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Editorial | No one wins a bet against New York City

As a city, we should have more faith in ourselves, and our ability to persevere. There’s no doubt we’ve been hit, but there’s also no doubt that we will recover. (Photo via Getty Images)

For 400 years, New York has been hit by one major crisis after another, and persisted — draft riots, depressions, world wars, near-bankruptcy, suburban flight, fires, terrorist attacks, hurricanes, pandemics, the list goes on and on.

Here’s what we’ve gone through in just the last two decades:

  • A massive, coordinated terrorist attack on Sept. 11, 2001 that killed three thousand people and caused our two tallest buildings to collapse.
  • A devastating economic crisis in 2008 that put two of the city’s biggest investment firms — Bear Stearns and Lehman Brothers — out of business and brought our lucrative financial sector to its knees.
  • Superstorm Sandy in 2012 wiped out low-lying areas in Brooklyn, Queens, Manhattan and Staten Island, leaving our city with much to rebuild.
  • The current COVID-19 pandemic, which killed thousands of our fellow citizens, forced the closure of thousands of businesses, disrupted our way of life and wrought financial devastation.

After 9/11, the financial crisis of 2008, and Superstorm Sandy, there were plenty of skeptics who wondered if our city would survive these crises. Each time, we did.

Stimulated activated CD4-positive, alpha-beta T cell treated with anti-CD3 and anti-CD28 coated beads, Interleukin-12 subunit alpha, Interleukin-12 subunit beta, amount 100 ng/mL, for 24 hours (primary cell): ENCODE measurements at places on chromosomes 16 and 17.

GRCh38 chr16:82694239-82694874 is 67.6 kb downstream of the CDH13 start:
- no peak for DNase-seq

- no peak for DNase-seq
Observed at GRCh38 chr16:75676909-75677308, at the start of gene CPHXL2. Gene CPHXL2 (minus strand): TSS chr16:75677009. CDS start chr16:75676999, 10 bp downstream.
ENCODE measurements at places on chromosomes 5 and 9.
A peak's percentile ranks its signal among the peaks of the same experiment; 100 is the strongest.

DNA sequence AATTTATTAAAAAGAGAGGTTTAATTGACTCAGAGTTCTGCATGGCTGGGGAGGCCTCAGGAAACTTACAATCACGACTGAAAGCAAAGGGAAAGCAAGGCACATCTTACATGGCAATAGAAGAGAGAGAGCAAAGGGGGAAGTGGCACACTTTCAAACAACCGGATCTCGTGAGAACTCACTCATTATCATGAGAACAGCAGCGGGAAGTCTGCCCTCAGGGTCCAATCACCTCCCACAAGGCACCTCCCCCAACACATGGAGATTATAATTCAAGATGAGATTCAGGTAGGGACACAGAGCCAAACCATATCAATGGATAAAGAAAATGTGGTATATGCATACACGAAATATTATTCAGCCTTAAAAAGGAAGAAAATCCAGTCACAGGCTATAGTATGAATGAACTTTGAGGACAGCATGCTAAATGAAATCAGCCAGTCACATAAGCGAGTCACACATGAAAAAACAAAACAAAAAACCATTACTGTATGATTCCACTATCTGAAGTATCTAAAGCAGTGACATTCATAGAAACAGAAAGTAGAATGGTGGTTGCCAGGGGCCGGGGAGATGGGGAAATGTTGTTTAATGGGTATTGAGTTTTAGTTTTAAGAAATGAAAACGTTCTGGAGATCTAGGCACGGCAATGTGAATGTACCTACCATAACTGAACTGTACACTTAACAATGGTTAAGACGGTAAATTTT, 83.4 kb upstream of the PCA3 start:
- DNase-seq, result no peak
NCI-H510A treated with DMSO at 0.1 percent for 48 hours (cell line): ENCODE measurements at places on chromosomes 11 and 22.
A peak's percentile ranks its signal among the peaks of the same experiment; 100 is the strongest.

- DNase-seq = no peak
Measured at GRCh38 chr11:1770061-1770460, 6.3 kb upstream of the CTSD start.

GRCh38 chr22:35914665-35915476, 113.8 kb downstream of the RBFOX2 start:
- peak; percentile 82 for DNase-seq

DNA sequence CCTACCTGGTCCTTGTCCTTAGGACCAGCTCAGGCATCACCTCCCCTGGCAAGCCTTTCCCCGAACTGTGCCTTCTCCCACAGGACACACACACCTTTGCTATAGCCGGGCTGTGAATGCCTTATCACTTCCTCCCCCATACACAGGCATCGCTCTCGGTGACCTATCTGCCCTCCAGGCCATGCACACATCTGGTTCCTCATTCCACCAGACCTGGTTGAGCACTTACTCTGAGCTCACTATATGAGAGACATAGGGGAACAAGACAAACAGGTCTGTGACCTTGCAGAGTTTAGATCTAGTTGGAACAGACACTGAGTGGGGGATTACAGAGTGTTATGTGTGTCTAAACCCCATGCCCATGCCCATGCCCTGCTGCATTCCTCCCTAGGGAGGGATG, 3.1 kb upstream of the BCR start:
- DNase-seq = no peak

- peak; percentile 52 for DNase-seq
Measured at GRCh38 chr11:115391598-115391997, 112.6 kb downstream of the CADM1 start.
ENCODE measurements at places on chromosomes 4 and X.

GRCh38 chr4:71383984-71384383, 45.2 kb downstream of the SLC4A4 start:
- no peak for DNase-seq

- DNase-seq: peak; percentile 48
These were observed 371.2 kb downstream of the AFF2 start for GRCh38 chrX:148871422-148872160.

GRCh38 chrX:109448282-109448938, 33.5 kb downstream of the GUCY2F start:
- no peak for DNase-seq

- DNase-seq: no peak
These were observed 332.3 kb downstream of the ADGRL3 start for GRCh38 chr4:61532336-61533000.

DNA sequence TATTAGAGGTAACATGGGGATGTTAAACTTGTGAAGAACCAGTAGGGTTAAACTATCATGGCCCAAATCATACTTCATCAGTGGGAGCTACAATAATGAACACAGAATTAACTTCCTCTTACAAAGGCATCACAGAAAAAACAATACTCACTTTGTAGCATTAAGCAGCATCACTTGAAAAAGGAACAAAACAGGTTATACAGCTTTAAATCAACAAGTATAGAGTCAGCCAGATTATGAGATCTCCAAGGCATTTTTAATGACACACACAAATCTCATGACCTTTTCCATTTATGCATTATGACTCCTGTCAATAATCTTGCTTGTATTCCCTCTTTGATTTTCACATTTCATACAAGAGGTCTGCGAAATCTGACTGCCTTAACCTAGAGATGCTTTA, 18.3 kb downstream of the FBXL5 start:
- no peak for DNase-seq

Now, as the city slowly but steadily gets back on its feet after COVID-19, we’ve heard one too many hot takes online about how New York City is allegedly finished. 

Frankly, we’re left to roll our eyes and laugh, because nobody has ever made money betting on the demise of New York City.

Are people leaving the city now? Yes. But there will be newcomers to our city in the years to come. They’ve been arriving on our shores over and over again, from across the country and world, for four centuries. A virus isn’t going to stop that trend for very long.

Does New York City have a crime problem? Yes. Shootings are too frequent, and property crimes are increasing. We remember “the bad old days” of the 1970s and 1980s like the current cynics do; the only difference is that we also remember that the city overcame them. 

Have businesses taken a devastating hit? Of course they have. And more must be done to save those struggling to stay afloat. Yet our city’s history serves to reassure that after previous economic panics and depressions, the city lifted itself from the depths of economic despair and flourished like never before.

As a city, we should have more faith in ourselves, and our ability to persevere. There’s no doubt we’ve been hit, but there’s also no doubt that we will recover. And we’ll do it our way, with new ideas, new leaders and new innovations lifting us up and paving the way for a rebirth of the greatest city in the world.

We’ve done it before, why can’t we do it again?

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Eat it. Drink it. Do it. Tackle the city, with our help.